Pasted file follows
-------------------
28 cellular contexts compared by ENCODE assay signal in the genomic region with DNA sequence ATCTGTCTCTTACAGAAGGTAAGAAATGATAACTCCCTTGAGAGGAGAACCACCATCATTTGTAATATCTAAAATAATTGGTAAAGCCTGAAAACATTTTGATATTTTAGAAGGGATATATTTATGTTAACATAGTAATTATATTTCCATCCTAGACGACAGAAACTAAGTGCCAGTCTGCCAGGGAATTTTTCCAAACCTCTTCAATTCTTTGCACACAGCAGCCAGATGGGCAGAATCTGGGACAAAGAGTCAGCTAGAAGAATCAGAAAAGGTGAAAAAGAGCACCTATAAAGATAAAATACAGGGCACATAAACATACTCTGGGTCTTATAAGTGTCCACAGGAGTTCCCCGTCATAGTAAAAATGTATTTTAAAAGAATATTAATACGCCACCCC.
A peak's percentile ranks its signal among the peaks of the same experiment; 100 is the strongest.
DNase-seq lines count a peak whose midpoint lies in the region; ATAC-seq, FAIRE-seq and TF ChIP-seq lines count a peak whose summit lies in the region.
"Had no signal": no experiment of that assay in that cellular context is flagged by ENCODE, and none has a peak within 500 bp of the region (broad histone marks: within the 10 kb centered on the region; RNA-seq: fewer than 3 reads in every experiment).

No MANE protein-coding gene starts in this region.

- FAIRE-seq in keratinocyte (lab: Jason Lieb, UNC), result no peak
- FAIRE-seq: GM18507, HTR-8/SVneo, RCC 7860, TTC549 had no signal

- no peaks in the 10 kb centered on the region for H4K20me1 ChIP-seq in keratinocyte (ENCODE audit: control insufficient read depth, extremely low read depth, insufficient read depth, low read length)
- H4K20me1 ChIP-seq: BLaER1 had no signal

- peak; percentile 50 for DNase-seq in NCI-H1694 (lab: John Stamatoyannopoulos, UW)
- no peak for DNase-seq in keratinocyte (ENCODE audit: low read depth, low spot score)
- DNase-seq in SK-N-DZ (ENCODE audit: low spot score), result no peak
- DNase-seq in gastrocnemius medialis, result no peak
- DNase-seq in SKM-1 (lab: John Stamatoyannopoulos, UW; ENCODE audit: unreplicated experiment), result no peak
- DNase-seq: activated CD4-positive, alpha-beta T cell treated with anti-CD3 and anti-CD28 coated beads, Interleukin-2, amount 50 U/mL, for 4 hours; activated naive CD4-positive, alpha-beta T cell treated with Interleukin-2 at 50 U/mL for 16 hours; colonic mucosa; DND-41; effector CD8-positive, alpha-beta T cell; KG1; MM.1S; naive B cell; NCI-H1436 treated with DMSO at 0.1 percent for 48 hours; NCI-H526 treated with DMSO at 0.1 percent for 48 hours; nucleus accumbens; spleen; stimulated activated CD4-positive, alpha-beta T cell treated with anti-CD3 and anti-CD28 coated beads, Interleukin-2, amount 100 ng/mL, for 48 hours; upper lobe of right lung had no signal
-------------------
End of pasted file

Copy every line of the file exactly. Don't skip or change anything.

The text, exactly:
28 cellular contexts compared by ENCODE assay signal in the genomic region with DNA sequence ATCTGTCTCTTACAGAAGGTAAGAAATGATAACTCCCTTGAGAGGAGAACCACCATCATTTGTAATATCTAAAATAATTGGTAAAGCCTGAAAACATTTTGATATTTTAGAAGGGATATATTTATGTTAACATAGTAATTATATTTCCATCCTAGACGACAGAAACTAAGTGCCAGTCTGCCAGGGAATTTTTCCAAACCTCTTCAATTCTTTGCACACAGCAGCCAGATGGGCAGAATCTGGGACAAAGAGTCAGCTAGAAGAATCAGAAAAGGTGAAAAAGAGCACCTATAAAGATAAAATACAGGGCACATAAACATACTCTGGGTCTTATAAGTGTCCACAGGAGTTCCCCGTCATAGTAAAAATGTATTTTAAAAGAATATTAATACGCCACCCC.
A peak's percentile ranks its signal among the peaks of the same experiment; 100 is the strongest.
DNase-seq lines count a peak whose midpoint lies in the region; ATAC-seq, FAIRE-seq and TF ChIP-seq lines count a peak whose summit lies in the region.
"Had no signal": no experiment of that assay in that cellular context is flagged by ENCODE, and none has a peak within 500 bp of the region (broad histone marks: within the 10 kb centered on the region; RNA-seq: fewer than 3 reads in every experiment).

No MANE protein-coding gene starts in this region.

- FAIRE-seq in keratinocyte (lab: Jason Lieb, UNC), result no peak
- FAIRE-seq: GM18507, HTR-8/SVneo, RCC 7860, TTC549 had no signal

- no peaks in the 10 kb centered on the region for H4K20me1 ChIP-seq in keratinocyte (ENCODE audit: control insufficient read depth, extremely low read depth, insufficient read depth, low read length)
- H4K20me1 ChIP-seq: BLaER1 had no signal

- peak; percentile 50 for DNase-seq in NCI-H1694 (lab: John Stamatoyannopoulos, UW)
- no peak for DNase-seq in keratinocyte (ENCODE audit: low read depth, low spot score)
- DNase-seq in SK-N-DZ (ENCODE audit: low spot score), result no peak
- DNase-seq in gastrocnemius medialis, result no peak
- DNase-seq in SKM-1 (lab: John Stamatoyannopoulos, UW; ENCODE audit: unreplicated experiment), result no peak
- DNase-seq: activated CD4-positive, alpha-beta T cell treated with anti-CD3 and anti-CD28 coated beads, Interleukin-2, amount 50 U/mL, for 4 hours; activated naive CD4-positive, alpha-beta T cell treated with Interleukin-2 at 50 U/mL for 16 hours; colonic mucosa; DND-41; effector CD8-positive, alpha-beta T cell; KG1; MM.1S; naive B cell; NCI-H1436 treated with DMSO at 0.1 percent for 48 hours; NCI-H526 treated with DMSO at 0.1 percent for 48 hours; nucleus accumbens; spleen; stimulated activated CD4-positive, alpha-beta T cell treated with anti-CD3 and anti-CD28 coated beads, Interleukin-2, amount 100 ng/mL, for 48 hours; upper lobe of right lung had no signal